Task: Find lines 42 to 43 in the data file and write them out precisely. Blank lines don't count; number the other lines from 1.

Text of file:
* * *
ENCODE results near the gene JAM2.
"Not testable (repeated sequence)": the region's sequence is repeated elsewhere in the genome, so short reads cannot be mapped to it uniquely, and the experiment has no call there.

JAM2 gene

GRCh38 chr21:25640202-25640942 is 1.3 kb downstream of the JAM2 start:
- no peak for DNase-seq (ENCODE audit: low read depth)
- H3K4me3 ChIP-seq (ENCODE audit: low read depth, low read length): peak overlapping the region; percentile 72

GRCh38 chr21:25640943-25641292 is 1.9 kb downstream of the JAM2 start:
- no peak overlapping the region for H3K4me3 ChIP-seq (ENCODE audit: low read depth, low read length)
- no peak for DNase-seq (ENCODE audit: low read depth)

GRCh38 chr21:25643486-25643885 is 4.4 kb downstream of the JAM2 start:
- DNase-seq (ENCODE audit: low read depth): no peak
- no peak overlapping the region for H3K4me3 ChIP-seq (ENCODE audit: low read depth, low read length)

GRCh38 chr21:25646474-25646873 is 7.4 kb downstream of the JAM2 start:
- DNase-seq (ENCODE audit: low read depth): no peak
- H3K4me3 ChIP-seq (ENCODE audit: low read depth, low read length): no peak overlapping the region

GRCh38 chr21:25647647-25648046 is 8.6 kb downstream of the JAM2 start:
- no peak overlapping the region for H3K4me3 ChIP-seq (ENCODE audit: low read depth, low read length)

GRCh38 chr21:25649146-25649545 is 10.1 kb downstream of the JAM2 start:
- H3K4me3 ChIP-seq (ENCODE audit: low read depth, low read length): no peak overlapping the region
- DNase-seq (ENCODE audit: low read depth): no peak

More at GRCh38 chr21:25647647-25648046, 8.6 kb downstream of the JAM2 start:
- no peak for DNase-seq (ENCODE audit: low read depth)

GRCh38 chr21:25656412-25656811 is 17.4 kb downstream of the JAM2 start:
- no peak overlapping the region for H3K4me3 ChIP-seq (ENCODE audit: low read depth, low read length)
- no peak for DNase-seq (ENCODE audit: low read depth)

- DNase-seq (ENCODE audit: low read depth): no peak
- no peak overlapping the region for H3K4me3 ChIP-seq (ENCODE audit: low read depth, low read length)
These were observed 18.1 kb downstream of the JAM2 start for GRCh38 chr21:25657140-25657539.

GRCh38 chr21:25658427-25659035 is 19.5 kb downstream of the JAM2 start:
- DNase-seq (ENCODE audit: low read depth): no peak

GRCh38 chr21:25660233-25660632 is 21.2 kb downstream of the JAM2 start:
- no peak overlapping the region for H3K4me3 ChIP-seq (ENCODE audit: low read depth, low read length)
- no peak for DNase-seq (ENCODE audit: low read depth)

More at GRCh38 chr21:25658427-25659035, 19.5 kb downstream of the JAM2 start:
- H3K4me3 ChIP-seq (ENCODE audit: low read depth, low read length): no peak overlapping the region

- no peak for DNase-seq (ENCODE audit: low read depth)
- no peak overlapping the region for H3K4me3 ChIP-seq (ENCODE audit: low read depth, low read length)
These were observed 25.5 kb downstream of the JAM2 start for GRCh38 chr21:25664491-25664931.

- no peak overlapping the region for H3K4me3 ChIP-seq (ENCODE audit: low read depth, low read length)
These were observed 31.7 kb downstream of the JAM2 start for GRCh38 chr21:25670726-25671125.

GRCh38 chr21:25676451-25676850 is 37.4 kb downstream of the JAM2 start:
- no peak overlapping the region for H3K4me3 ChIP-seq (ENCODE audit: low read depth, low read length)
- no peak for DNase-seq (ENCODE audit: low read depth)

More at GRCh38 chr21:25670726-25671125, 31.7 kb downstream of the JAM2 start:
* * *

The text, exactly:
- no peak overlapping the region for H3K4me3 ChIP-seq (ENCODE audit: low read depth, low read length)
- no peak for DNase-seq (ENCODE audit: low read depth)